Rahul Verma

13 Responses to “HDFC’s faster ATMs, Centering Principle and Fast Path Pattern”

  1. Fake Software Tester

    Hi,

    What you say is true. But, HDFC’s story would server as a perfect example of changing the Business Algorithm (rather than code based performance tuning) to give the customer a quicker response time.

    Another thing that they have analyzed is that most of their customers tend to withdraw the same amount more often… I believe this wonderful in-depth analysis of their customer requirements led them to offer this feature to their customers!!!!!

  2. Parimala Shankaraiah

    Hi Rahul,

    I thought about this misleading advert the other day. However, I did not think this deep about Centering principle and Fast path patterns. Good summarization with tips on performance.

    Informative post,

    Regards,
    Parimala Shankaraiah

  3. admin

    Hi “Fake Software Tester”! (I hate to call you this :-))

    The observation that most of the customers withdraw same amount most of the times does not need any in-depth analysis. A small one hour brain-storming session would bring that out. A better example of such analysis is the “Withdraw 1000″ or “Withdraw 4000″, wherein such study would be required as to choosing the 2-3 transactions which cater to most of the customer requirements.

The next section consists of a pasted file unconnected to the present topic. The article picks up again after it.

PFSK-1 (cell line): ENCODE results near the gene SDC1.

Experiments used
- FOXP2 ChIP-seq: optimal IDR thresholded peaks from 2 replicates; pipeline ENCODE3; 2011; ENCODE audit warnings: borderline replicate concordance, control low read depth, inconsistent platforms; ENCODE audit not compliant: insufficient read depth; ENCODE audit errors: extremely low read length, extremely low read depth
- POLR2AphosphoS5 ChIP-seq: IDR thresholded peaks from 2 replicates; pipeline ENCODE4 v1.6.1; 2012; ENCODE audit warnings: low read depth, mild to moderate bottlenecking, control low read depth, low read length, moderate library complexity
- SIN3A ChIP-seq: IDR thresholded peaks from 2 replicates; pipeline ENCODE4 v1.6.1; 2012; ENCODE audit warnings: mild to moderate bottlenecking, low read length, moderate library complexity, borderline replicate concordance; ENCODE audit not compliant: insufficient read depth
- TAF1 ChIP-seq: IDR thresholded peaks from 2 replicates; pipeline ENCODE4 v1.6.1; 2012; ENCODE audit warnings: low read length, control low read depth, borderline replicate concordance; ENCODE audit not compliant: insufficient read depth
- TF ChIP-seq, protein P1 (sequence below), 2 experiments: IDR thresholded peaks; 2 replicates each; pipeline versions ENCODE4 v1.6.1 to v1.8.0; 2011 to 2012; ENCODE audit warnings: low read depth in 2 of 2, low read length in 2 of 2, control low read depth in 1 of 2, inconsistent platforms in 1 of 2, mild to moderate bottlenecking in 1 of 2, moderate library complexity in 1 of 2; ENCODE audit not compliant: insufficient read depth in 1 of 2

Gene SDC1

I do not disagree to the impact of the idea. That’s what fast path pattern is for.

    I do not agree to your point about change in Business Alogrithm (I am not sure esp about the algorithm part). From my understanding it is just an additional hard-coded (for a customer account for a given amount) path provided.

    One important point raised by you is performance improvements achieved via changes other than code. Most of the performance problems are design/solution related rather than efficient algorithms.

    Coming up with a new idea and selling it by saying more than what it actually is, misleads. To understand this better, please have a look at advertisements selling chocolate drinks for children. First says with this children grow 2* faster than the other. The other brand reverts back saying that with this they would grow 3* faster than the former. Both of them refer to some “scientific research”, wherein the * part could be seen only with a microscope. Are any of the chocolate drinks bad — depends on taste and choice. Are there claims false? – how do we really know without understanding which scientific research they are referring to. That’s what the blog is about. I never said, HDFC shouldn’t have done this or that it’s a bad idea. Please re-read: